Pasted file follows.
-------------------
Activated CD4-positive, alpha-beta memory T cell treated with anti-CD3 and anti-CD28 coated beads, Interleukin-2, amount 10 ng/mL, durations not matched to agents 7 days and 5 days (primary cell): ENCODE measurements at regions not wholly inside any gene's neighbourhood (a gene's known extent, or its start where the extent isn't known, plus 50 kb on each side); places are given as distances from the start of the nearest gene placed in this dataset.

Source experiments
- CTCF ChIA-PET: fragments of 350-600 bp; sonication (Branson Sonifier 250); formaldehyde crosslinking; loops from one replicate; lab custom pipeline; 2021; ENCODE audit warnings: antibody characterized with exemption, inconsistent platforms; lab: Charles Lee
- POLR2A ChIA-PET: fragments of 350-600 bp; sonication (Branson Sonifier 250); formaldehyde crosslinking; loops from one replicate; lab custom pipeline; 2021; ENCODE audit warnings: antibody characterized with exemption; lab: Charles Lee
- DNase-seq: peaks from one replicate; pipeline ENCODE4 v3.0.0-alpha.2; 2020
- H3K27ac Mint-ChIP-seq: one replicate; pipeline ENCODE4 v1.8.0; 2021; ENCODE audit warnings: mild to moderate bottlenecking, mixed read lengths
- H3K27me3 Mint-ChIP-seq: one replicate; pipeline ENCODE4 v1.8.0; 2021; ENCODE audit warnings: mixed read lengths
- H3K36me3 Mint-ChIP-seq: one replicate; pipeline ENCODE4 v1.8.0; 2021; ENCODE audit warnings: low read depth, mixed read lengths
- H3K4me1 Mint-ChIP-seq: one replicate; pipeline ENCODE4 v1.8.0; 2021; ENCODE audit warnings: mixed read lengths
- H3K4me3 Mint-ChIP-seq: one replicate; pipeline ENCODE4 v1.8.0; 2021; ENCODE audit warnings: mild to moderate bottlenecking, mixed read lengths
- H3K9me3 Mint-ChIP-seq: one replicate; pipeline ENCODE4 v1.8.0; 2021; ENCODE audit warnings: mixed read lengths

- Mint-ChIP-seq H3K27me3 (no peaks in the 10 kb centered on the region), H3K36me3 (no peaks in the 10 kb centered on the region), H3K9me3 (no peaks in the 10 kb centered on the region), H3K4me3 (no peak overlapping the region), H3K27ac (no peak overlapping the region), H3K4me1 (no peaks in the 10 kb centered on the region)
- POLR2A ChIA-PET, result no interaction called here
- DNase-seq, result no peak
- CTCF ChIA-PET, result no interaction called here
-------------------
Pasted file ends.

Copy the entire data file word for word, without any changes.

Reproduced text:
Activated CD4-positive, alpha-beta memory T cell treated with anti-CD3 and anti-CD28 coated beads, Interleukin-2, amount 10 ng/mL, durations not matched to agents 7 days and 5 days (primary cell): ENCODE measurements at regions not wholly inside any gene's neighbourhood (a gene's known extent, or its start where the extent isn't known, plus 50 kb on each side); places are given as distances from the start of the nearest gene placed in this dataset.

Source experiments
- CTCF ChIA-PET: fragments of 350-600 bp; sonication (Branson Sonifier 250); formaldehyde crosslinking; loops from one replicate; lab custom pipeline; 2021; ENCODE audit warnings: antibody characterized with exemption, inconsistent platforms; lab: Charles Lee
- POLR2A ChIA-PET: fragments of 350-600 bp; sonication (Branson Sonifier 250); formaldehyde crosslinking; loops from one replicate; lab custom pipeline; 2021; ENCODE audit warnings: antibody characterized with exemption; lab: Charles Lee
- DNase-seq: peaks from one replicate; pipeline ENCODE4 v3.0.0-alpha.2; 2020
- H3K27ac Mint-ChIP-seq: one replicate; pipeline ENCODE4 v1.8.0; 2021; ENCODE audit warnings: mild to moderate bottlenecking, mixed read lengths
- H3K27me3 Mint-ChIP-seq: one replicate; pipeline ENCODE4 v1.8.0; 2021; ENCODE audit warnings: mixed read lengths
- H3K36me3 Mint-ChIP-seq: one replicate; pipeline ENCODE4 v1.8.0; 2021; ENCODE audit warnings: low read depth, mixed read lengths
- H3K4me1 Mint-ChIP-seq: one replicate; pipeline ENCODE4 v1.8.0; 2021; ENCODE audit warnings: mixed read lengths
- H3K4me3 Mint-ChIP-seq: one replicate; pipeline ENCODE4 v1.8.0; 2021; ENCODE audit warnings: mild to moderate bottlenecking, mixed read lengths
- H3K9me3 Mint-ChIP-seq: one replicate; pipeline ENCODE4 v1.8.0; 2021; ENCODE audit warnings: mixed read lengths

- Mint-ChIP-seq H3K27me3 (no peaks in the 10 kb centered on the region), H3K36me3 (no peaks in the 10 kb centered on the region), H3K9me3 (no peaks in the 10 kb centered on the region), H3K4me3 (no peak overlapping the region), H3K27ac (no peak overlapping the region), H3K4me1 (no peaks in the 10 kb centered on the region)
- POLR2A ChIA-PET, result no interaction called here
- DNase-seq, result no peak
- CTCF ChIA-PET, result no interaction called here